Through tears, Christin Gigstad thanked the crowd that gathered under the shelter at River Bend Park on July 12 — severe thunderstorms in the area had not kept anyone away.

“This last year has been the worst storm of our lives, so it can’t be any worse than what we’ve had to go through,” Christin said.

One year ago, Christin and her husband, Paul, were vacationing in Brainerd with their 13-year-old son Carson and 16-year-old daughter Delaney, when Carson fell ill.

He was experiencing headaches, stomachaches and loss of energy and they decided to take him to the emergency room to see a doctor. Carson’s bloodwork revealed that something was seriously wrong and he was airlifted to Children’s Hospitals and Clinics of Minnesota in Minneapolis.

At Children’s, it was determined that Carson was in complete heart failure. He was transferred to Mayo Clinic in Rochester, where he became the youngest patient to have a pump put in his heart. Before even waking up from the procedure, a donor match had been found for Carson to receive a heart transplant.

By early morning the next day, Carson had a new heart.

A year of change

“It happened so quickly,” Christin said. Carson’s condition — dilated cardiomyopathy — came as a complete shock. In the moments before his transplant, his heart had enlarged to four times the normal size. After the transplant, Christin remembers being told they wouldn’t be able to leave Rochester for three months. A 90-day stay is standard for transplant recipients.

“I remember thinking, how are we going to do this,” she said.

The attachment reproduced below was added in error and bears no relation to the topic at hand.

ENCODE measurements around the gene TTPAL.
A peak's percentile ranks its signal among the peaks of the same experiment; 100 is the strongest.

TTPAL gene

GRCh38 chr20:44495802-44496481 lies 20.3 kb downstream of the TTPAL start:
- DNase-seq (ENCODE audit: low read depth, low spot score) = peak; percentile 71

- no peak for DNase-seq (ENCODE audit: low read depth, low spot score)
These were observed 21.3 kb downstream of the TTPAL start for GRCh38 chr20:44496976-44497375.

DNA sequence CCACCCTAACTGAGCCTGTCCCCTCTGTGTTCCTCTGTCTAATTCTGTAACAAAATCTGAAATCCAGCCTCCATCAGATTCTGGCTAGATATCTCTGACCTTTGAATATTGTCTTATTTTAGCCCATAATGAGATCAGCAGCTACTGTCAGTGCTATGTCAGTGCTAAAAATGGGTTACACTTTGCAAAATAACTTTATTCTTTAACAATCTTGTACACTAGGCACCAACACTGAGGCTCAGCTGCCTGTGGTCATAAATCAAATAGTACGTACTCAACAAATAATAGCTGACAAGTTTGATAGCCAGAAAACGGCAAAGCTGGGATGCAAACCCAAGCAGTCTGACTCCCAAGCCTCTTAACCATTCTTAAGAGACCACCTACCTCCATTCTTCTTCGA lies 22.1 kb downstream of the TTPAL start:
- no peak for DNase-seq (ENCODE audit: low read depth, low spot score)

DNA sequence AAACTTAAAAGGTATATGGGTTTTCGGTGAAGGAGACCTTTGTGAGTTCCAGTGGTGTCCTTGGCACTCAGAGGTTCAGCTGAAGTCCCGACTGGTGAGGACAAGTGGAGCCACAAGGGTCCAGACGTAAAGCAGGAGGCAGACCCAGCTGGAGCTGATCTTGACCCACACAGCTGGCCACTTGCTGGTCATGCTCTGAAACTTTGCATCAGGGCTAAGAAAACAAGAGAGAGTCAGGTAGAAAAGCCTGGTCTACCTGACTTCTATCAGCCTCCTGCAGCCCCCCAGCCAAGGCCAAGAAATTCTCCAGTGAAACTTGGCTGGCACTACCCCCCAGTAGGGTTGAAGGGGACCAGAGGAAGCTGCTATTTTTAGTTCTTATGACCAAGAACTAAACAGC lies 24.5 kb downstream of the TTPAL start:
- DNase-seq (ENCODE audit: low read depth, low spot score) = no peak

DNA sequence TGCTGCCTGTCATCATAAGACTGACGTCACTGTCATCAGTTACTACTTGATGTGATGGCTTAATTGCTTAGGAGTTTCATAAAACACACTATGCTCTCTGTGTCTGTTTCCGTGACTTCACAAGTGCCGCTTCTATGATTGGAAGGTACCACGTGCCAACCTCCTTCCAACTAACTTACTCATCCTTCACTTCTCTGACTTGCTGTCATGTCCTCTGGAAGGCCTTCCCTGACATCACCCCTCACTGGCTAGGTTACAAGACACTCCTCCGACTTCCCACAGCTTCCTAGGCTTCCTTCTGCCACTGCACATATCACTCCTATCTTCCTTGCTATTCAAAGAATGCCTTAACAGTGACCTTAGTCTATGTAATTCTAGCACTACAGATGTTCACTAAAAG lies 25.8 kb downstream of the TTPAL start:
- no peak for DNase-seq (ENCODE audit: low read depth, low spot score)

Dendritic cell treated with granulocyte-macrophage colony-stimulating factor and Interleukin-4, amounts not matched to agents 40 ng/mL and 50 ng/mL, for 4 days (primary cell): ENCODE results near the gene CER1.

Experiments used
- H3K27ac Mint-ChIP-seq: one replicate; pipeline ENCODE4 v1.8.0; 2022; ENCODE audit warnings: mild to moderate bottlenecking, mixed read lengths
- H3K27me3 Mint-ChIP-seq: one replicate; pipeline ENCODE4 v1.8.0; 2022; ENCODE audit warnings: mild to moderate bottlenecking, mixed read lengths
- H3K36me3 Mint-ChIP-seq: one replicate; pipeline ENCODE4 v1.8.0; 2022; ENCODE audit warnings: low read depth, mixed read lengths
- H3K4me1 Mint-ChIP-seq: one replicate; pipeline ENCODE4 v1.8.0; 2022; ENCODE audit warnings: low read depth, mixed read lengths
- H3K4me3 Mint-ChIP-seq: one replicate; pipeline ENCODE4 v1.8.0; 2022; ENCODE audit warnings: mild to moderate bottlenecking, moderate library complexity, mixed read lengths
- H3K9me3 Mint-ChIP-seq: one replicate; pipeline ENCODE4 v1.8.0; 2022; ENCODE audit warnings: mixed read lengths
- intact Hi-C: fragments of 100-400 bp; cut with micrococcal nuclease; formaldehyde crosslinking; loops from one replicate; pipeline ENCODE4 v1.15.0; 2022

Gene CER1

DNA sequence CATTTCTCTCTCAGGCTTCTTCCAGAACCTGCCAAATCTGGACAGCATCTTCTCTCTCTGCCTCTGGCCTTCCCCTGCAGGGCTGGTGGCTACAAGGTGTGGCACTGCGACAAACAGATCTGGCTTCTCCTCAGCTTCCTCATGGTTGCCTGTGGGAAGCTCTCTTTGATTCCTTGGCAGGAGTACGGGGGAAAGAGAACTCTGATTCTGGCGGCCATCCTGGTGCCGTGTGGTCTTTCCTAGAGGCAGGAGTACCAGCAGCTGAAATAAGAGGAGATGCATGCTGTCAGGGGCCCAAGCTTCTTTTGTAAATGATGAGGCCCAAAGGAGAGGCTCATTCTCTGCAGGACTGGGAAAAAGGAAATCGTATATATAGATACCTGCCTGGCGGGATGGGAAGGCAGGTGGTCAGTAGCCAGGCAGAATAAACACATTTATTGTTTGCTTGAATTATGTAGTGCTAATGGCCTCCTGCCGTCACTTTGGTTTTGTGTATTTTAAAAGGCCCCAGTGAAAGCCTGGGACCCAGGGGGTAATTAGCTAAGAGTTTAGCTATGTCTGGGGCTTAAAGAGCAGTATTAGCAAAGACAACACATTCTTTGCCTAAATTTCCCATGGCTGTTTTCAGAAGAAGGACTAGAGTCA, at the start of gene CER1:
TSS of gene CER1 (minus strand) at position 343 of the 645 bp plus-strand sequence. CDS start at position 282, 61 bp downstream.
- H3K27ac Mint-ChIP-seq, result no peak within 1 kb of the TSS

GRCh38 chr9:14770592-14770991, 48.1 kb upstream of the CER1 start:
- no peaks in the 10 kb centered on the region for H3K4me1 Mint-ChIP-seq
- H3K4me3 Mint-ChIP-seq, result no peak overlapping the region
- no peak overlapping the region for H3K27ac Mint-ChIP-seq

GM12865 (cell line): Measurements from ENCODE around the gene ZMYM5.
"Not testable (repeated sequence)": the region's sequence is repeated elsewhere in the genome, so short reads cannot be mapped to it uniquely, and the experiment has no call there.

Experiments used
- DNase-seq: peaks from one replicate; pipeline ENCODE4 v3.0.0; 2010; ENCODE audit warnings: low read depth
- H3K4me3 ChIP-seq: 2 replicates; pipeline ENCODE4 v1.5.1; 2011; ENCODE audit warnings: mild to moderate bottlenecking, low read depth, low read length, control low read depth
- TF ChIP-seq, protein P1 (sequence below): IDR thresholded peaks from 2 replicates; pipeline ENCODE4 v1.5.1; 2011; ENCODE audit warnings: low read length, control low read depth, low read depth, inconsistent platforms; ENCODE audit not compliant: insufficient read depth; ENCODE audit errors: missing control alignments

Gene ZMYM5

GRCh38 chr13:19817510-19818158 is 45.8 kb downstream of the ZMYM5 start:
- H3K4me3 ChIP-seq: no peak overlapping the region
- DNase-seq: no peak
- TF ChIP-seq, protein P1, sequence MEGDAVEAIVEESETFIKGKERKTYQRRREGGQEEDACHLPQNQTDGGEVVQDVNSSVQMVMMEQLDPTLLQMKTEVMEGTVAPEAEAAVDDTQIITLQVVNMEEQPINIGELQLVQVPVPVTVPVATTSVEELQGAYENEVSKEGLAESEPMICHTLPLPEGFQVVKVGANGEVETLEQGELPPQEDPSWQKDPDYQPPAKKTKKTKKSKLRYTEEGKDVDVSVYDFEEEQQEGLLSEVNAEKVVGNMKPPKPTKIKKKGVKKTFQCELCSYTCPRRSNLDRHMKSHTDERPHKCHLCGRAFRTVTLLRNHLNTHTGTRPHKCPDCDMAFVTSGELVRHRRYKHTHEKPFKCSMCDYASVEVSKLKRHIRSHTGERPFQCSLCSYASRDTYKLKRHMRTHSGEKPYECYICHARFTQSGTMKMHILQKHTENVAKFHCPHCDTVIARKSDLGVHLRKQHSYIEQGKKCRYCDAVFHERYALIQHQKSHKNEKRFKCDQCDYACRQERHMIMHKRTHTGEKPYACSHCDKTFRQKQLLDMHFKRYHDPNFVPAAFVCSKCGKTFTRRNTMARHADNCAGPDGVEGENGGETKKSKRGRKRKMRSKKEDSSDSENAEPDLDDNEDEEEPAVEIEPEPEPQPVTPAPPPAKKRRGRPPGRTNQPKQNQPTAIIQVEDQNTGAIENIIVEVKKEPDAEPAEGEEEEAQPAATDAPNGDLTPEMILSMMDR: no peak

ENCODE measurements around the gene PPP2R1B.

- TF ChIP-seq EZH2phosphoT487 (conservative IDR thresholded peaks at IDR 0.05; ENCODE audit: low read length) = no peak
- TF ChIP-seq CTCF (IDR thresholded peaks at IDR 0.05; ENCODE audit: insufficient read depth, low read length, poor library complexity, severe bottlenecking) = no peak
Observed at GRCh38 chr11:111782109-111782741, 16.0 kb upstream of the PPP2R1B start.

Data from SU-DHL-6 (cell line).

In the days following Carson’s transplant, Christin remembers meeting Scott and Pam Garwood while walking down the hall of Saint Marys Hospital. She doesn’t remember exactly how the conversation started, but soon discovered that the Garwoods lived nearby in Prior Lake and that their then 15-year-old son, Roman, was awaiting a heart transplant.

While the Gigstad’s circumstances were unforeseeable, the Garwoods had been on the journey since Roman was diagnosed with a heart defect when he was just eight hours old. Due to a condition known as protein-loss enteropathy, Roman was just 72 pounds when he arrived at Mayo Clinic for his transplant.

On Aug. 11, 2017, a week after Roman’s 16th birthday and after six months on the transplant list, he received a new heart.

Roman’s parents said he is known by the medical team for his openness, even when his transplant started being discussed in 2016.

“He was breaking it down to the simple,” Pam said. “New heart, I’ll feel better, okay yeah, let’s go for it.”

“No, it was new heart, go back to school, get a car,” Roman joked.

Scott said that Roman — and other young people facing serious illness — learn responsibility when faced with an experience such as a transplant. He said that Roman knows how to be a patient and advocate for himself, but things such as learning to drive are a little too fast for mom and dad.

The two families resided together in Ronald McDonald House while Roman and Carson were in inpatient recovery following their transplant.

“It’s been really nice to be able to talk to Pam and just have that connection,” Christin said.

Pam said that while their sons face completely different medical issues, the families are able to support each other in understanding the daily stress that the conditions bring. Carson and Roman see many of the same doctors and nurses and both families navigate the choices that need to be made surrounding constant innovations to treatment.

Scott said developing trust with the medical team caring for their son is an invaluable shoulder to lean on.

“If you didn’t have that, you’d be lost,” he said.